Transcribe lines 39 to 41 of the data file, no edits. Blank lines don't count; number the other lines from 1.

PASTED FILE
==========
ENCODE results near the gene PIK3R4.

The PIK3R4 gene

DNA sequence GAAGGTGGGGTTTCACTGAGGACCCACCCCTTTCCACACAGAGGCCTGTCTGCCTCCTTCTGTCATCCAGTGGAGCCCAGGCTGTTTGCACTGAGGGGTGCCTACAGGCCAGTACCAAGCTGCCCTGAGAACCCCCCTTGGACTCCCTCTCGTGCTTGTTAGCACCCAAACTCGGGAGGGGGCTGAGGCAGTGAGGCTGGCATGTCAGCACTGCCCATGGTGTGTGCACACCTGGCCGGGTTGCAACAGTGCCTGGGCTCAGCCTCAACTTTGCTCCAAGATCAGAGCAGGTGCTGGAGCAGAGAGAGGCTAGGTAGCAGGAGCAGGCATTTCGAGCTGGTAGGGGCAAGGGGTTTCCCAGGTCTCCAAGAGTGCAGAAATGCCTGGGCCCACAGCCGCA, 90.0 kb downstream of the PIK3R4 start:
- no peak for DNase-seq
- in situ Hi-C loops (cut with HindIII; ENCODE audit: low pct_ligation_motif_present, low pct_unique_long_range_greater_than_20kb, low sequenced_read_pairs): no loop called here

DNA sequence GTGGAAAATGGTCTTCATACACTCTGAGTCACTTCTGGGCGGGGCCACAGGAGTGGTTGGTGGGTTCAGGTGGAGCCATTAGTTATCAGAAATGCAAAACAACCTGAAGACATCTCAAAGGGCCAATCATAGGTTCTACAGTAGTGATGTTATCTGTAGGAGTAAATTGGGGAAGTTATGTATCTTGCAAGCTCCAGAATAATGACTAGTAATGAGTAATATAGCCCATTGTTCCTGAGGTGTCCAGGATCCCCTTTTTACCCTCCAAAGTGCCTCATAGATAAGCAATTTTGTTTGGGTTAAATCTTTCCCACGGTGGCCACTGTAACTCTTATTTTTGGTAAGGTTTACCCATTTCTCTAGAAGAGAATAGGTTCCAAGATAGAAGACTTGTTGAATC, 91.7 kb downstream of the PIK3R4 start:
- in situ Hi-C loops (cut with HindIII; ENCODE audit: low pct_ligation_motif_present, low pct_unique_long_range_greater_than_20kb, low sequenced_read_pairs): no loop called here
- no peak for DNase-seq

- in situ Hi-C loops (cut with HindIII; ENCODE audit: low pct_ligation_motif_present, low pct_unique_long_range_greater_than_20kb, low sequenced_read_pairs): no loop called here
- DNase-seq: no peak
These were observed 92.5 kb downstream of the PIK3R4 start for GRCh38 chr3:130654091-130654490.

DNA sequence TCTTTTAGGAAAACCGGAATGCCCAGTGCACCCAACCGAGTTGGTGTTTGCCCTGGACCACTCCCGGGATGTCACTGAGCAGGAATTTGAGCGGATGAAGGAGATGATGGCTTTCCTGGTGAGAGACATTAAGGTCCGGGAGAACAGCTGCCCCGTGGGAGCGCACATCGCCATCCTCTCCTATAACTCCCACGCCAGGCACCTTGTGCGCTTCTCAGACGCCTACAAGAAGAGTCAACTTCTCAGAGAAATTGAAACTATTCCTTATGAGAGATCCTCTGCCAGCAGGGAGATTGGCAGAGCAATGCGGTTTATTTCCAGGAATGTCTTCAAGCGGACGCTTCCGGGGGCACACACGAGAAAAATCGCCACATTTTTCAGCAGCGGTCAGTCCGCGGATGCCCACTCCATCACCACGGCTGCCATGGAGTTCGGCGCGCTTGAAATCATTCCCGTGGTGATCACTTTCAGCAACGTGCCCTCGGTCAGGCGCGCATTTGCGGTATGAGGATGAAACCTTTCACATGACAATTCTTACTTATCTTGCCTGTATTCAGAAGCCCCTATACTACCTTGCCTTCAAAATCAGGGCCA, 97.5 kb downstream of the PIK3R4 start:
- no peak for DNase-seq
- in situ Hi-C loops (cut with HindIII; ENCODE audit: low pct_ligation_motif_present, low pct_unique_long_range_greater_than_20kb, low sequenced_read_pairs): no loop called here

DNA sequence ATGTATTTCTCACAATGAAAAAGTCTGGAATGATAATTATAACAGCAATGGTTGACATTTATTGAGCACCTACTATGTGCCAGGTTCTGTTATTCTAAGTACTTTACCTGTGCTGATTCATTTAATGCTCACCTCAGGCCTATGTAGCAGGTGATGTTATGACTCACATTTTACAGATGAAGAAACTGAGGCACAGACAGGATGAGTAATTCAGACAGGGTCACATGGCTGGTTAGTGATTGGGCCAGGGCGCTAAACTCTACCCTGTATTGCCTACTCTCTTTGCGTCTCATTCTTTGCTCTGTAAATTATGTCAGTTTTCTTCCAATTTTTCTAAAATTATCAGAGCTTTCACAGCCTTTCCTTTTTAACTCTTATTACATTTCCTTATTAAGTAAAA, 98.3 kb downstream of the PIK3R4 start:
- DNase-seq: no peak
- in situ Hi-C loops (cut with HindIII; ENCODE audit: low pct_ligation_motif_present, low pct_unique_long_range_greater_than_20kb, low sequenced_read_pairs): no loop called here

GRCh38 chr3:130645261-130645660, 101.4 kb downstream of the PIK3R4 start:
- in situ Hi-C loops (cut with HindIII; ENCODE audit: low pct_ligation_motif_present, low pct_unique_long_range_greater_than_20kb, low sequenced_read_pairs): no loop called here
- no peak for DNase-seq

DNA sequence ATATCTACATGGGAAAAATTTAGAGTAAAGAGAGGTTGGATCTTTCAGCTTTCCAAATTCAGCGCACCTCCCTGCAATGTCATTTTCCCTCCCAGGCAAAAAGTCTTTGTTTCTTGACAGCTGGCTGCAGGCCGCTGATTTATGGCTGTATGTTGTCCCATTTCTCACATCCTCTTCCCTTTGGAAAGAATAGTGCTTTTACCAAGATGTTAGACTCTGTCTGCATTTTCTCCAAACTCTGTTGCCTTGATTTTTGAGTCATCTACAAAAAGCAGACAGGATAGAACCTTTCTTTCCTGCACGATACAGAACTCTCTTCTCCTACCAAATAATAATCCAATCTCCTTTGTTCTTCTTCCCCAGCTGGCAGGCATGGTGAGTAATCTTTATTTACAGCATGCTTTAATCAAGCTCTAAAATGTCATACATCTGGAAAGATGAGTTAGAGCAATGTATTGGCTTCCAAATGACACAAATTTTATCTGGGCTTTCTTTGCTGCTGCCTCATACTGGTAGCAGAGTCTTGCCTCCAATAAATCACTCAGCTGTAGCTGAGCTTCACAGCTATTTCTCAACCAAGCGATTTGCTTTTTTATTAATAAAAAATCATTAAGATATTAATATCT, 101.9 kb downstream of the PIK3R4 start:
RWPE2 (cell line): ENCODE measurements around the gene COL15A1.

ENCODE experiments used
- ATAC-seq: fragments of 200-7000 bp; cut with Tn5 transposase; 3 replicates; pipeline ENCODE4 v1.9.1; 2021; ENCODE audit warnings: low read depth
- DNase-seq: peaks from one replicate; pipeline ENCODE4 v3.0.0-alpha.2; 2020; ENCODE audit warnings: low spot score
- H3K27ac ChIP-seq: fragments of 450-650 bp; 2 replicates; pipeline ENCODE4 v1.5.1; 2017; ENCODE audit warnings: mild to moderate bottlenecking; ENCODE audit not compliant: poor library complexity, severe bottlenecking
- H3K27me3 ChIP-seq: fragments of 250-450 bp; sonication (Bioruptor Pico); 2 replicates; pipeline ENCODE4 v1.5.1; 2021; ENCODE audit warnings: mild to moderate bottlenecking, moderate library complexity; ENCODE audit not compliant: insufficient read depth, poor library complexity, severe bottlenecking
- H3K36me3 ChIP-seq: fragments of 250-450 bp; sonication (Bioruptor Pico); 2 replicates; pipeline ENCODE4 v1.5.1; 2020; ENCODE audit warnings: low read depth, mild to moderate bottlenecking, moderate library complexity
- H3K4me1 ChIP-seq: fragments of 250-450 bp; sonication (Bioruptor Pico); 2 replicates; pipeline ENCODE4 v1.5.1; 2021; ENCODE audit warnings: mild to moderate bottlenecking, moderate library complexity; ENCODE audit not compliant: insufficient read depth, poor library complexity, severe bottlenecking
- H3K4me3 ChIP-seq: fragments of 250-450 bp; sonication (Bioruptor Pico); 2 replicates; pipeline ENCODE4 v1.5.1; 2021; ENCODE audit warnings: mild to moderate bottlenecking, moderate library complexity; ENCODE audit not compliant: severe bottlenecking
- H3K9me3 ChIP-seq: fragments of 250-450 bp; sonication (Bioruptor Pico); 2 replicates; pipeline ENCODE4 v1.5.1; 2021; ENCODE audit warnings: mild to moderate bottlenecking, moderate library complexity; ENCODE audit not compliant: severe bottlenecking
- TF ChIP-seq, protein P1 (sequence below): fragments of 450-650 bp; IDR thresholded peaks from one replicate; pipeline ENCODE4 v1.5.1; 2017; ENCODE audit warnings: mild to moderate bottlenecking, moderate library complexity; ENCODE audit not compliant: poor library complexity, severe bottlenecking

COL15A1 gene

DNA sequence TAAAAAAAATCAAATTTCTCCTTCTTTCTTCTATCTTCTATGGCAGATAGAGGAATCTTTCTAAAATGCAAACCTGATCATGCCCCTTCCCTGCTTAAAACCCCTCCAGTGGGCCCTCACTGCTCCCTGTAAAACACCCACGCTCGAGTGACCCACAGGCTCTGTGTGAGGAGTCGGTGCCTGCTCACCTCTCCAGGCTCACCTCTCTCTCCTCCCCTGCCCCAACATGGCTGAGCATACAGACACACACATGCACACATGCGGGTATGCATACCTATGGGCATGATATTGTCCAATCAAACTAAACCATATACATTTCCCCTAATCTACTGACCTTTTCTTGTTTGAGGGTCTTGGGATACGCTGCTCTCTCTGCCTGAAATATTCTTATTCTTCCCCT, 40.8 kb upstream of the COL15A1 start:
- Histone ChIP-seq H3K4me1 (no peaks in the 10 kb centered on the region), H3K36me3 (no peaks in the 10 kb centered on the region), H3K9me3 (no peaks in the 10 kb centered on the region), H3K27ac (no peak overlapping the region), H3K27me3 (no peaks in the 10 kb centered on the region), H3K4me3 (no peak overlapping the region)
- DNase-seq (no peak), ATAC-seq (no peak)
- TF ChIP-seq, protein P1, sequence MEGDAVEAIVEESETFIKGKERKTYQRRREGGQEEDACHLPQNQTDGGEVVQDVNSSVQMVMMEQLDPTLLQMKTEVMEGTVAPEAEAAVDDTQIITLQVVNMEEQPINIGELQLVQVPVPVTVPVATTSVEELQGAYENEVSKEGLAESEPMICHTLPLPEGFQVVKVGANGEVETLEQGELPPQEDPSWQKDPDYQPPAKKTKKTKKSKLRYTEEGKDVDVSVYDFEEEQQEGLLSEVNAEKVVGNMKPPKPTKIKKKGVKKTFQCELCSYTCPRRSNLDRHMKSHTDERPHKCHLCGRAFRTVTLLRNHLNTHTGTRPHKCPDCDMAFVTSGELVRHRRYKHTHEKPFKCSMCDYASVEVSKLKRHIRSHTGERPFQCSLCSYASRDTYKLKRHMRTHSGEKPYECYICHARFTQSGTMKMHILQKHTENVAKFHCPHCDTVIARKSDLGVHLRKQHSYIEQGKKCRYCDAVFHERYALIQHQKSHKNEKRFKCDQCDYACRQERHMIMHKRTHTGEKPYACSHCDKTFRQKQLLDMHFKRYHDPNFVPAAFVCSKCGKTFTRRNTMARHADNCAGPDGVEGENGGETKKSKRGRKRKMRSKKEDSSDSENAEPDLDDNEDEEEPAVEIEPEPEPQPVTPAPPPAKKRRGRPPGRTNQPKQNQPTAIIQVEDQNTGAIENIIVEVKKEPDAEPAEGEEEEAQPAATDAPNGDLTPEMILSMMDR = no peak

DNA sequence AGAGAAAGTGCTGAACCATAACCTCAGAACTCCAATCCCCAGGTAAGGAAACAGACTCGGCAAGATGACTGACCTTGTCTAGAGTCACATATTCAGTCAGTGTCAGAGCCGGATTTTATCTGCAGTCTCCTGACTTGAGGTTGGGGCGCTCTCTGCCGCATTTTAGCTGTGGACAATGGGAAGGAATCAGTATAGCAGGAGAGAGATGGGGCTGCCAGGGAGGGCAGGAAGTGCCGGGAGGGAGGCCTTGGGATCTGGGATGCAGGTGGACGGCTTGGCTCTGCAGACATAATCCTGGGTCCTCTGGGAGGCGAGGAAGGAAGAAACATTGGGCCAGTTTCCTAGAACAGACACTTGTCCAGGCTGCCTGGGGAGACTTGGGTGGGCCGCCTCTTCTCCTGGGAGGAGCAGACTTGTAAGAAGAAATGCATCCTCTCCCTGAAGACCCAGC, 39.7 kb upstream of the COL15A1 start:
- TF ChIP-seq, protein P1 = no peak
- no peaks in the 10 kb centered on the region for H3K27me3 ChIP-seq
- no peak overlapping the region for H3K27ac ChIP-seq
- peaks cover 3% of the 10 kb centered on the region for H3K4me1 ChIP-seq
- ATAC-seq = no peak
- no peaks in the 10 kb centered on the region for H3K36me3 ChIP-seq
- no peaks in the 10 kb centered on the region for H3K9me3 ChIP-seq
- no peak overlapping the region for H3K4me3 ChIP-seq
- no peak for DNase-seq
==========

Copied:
- TF ChIP-seq, protein P1 = no peak
- no peaks in the 10 kb centered on the region for H3K27me3 ChIP-seq
- no peak overlapping the region for H3K27ac ChIP-seq